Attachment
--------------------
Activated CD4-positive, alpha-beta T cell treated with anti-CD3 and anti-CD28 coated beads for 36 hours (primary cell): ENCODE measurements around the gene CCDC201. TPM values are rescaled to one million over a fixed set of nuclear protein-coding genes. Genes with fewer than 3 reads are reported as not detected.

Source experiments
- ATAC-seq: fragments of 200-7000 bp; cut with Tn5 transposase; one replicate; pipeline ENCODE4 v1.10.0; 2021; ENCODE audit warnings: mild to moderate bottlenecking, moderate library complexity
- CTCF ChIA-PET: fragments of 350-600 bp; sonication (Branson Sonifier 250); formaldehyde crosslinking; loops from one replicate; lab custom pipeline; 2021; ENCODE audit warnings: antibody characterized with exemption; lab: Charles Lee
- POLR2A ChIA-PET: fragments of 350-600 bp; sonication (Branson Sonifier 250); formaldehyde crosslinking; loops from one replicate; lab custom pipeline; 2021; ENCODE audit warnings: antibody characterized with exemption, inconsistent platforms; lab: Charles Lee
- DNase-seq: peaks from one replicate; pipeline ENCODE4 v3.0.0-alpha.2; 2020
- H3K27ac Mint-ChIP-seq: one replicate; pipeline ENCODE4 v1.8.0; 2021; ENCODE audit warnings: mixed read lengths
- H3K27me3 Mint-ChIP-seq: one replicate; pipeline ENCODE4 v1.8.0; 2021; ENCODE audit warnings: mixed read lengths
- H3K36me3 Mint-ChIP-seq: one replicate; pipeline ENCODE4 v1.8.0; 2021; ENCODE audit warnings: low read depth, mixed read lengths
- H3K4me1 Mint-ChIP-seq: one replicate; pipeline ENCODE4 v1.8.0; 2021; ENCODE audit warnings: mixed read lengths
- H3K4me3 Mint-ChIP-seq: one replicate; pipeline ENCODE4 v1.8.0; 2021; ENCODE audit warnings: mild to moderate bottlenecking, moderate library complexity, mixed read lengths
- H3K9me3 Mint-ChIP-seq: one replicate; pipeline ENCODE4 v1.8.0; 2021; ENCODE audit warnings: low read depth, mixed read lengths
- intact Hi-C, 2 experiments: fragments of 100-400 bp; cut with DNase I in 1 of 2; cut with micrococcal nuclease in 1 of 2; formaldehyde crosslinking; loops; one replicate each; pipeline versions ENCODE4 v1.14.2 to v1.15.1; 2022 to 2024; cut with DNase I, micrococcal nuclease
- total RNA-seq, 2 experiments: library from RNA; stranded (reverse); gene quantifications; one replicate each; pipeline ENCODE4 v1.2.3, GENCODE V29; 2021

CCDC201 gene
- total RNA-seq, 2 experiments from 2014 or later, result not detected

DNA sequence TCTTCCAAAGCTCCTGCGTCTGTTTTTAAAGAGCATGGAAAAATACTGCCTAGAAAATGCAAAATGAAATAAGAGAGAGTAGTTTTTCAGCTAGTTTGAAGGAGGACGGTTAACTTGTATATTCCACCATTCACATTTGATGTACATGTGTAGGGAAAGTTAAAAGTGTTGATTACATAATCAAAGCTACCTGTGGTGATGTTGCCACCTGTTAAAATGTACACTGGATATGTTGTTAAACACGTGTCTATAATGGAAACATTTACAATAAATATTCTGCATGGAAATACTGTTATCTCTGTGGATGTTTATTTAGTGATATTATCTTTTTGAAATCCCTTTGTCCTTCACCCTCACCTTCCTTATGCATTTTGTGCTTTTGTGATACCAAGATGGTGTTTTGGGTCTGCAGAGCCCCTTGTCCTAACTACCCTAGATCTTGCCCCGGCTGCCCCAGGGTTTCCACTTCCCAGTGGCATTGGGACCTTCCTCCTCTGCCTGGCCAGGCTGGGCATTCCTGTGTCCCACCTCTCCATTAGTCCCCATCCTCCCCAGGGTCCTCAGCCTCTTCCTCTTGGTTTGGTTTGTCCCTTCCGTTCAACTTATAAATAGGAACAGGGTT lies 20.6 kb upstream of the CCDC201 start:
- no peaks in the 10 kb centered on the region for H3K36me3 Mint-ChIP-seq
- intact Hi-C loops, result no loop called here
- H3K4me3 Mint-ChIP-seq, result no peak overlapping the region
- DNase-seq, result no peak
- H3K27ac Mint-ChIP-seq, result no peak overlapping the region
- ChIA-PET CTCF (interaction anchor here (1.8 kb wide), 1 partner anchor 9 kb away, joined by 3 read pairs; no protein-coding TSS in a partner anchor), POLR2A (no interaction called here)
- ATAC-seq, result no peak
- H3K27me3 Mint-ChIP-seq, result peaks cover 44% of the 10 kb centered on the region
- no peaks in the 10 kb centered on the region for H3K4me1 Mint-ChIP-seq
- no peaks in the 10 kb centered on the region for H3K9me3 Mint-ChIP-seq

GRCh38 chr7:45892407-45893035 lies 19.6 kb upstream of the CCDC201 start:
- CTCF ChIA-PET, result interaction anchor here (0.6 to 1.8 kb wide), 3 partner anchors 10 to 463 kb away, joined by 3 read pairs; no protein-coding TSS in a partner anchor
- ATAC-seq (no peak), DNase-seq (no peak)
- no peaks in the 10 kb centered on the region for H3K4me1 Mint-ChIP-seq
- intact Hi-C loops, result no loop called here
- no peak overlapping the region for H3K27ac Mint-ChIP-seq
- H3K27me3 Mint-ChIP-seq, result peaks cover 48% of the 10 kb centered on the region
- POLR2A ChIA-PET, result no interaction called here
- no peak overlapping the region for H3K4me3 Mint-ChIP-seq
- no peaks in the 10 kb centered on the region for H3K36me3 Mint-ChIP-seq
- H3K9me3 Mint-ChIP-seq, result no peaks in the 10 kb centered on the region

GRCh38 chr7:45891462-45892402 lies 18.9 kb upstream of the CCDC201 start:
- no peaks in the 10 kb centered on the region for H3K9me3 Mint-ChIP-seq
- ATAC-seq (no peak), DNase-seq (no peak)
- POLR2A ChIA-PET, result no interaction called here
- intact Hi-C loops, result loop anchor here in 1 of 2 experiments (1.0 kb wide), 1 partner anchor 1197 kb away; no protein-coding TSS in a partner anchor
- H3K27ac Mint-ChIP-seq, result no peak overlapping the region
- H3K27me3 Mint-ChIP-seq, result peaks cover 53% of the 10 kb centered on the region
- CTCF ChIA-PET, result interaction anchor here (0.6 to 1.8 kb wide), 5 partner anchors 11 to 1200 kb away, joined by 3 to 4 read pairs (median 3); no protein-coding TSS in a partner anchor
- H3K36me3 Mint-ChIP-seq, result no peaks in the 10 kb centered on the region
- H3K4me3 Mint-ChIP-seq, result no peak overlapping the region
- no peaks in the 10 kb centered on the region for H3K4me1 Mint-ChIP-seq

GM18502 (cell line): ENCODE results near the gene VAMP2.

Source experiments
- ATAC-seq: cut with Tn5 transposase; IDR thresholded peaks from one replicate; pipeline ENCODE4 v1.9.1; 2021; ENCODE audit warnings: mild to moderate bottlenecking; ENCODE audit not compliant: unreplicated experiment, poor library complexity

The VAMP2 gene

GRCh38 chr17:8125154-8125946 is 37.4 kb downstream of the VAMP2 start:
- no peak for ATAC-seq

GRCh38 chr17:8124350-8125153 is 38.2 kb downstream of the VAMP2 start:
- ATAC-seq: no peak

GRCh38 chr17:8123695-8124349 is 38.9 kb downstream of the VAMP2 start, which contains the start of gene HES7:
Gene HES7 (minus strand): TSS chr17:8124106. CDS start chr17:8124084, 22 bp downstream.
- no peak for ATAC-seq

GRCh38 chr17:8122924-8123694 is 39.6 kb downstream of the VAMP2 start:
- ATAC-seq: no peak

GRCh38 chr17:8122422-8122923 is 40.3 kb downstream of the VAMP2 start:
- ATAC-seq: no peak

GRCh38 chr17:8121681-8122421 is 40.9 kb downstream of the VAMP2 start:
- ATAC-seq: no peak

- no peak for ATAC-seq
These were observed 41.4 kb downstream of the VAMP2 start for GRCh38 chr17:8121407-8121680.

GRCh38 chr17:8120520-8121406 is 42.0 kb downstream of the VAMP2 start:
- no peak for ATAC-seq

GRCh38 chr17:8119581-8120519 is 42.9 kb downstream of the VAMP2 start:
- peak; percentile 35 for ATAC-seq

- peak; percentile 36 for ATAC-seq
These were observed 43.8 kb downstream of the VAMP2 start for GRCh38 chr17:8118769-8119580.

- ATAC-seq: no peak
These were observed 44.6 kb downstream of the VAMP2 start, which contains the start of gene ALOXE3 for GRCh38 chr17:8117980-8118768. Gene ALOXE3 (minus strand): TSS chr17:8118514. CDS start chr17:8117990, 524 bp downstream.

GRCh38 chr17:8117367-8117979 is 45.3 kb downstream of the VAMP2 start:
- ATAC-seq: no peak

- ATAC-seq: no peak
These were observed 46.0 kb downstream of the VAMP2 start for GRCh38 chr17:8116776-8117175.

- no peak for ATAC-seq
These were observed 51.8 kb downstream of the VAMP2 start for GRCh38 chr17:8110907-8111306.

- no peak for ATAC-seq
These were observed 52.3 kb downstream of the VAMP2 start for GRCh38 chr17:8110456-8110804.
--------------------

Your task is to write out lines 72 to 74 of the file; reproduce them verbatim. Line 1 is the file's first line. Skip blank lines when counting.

- peak; percentile 35 for ATAC-seq

- peak; percentile 36 for ATAC-seq
These were observed 43.8 kb downstream of the VAMP2 start for GRCh38 chr17:8118769-8119580.